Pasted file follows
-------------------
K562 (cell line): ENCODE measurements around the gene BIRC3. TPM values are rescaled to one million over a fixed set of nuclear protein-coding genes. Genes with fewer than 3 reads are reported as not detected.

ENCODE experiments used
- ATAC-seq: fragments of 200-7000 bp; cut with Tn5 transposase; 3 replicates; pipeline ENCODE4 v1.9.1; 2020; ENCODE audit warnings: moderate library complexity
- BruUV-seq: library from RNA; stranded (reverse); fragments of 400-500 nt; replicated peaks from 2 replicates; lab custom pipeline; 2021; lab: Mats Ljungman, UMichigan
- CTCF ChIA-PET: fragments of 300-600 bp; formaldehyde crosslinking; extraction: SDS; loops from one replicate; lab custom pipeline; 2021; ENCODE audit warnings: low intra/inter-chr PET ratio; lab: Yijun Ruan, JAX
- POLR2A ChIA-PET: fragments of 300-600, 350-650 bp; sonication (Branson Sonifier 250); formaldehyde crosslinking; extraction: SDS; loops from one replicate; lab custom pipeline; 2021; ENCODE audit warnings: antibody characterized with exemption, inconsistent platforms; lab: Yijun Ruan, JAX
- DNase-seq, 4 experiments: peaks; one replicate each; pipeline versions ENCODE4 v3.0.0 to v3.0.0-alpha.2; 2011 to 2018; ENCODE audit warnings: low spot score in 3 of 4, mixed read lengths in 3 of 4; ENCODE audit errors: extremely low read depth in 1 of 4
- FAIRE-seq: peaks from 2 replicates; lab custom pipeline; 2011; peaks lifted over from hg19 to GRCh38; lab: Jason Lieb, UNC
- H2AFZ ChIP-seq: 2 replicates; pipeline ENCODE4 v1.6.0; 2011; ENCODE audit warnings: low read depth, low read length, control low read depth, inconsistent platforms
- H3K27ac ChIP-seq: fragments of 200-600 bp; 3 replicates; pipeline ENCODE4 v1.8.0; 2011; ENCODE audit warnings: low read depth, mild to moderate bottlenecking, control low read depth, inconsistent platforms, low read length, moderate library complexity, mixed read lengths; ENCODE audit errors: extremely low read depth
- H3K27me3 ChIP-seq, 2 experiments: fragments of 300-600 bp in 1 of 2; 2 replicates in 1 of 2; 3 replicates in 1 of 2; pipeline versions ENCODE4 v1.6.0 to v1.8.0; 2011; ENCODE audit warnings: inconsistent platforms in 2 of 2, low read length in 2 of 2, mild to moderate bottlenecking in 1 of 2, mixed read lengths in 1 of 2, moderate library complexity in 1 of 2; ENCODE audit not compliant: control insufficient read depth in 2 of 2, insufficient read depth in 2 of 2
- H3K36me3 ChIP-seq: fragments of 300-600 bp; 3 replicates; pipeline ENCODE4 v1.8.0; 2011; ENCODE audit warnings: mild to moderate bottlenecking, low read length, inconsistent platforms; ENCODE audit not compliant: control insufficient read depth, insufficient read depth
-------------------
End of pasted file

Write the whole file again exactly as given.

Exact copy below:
K562 (cell line): ENCODE measurements around the gene BIRC3. TPM values are rescaled to one million over a fixed set of nuclear protein-coding genes. Genes with fewer than 3 reads are reported as not detected.

ENCODE experiments used
- ATAC-seq: fragments of 200-7000 bp; cut with Tn5 transposase; 3 replicates; pipeline ENCODE4 v1.9.1; 2020; ENCODE audit warnings: moderate library complexity
- BruUV-seq: library from RNA; stranded (reverse); fragments of 400-500 nt; replicated peaks from 2 replicates; lab custom pipeline; 2021; lab: Mats Ljungman, UMichigan
- CTCF ChIA-PET: fragments of 300-600 bp; formaldehyde crosslinking; extraction: SDS; loops from one replicate; lab custom pipeline; 2021; ENCODE audit warnings: low intra/inter-chr PET ratio; lab: Yijun Ruan, JAX
- POLR2A ChIA-PET: fragments of 300-600, 350-650 bp; sonication (Branson Sonifier 250); formaldehyde crosslinking; extraction: SDS; loops from one replicate; lab custom pipeline; 2021; ENCODE audit warnings: antibody characterized with exemption, inconsistent platforms; lab: Yijun Ruan, JAX
- DNase-seq, 4 experiments: peaks; one replicate each; pipeline versions ENCODE4 v3.0.0 to v3.0.0-alpha.2; 2011 to 2018; ENCODE audit warnings: low spot score in 3 of 4, mixed read lengths in 3 of 4; ENCODE audit errors: extremely low read depth in 1 of 4
- FAIRE-seq: peaks from 2 replicates; lab custom pipeline; 2011; peaks lifted over from hg19 to GRCh38; lab: Jason Lieb, UNC
- H2AFZ ChIP-seq: 2 replicates; pipeline ENCODE4 v1.6.0; 2011; ENCODE audit warnings: low read depth, low read length, control low read depth, inconsistent platforms
- H3K27ac ChIP-seq: fragments of 200-600 bp; 3 replicates; pipeline ENCODE4 v1.8.0; 2011; ENCODE audit warnings: low read depth, mild to moderate bottlenecking, control low read depth, inconsistent platforms, low read length, moderate library complexity, mixed read lengths; ENCODE audit errors: extremely low read depth
- H3K27me3 ChIP-seq, 2 experiments: fragments of 300-600 bp in 1 of 2; 2 replicates in 1 of 2; 3 replicates in 1 of 2; pipeline versions ENCODE4 v1.6.0 to v1.8.0; 2011; ENCODE audit warnings: inconsistent platforms in 2 of 2, low read length in 2 of 2, mild to moderate bottlenecking in 1 of 2, mixed read lengths in 1 of 2, moderate library complexity in 1 of 2; ENCODE audit not compliant: control insufficient read depth in 2 of 2, insufficient read depth in 2 of 2
- H3K36me3 ChIP-seq: fragments of 300-600 bp; 3 replicates; pipeline ENCODE4 v1.8.0; 2011; ENCODE audit warnings: mild to moderate bottlenecking, low read length, inconsistent platforms; ENCODE audit not compliant: control insufficient read depth, insufficient read depth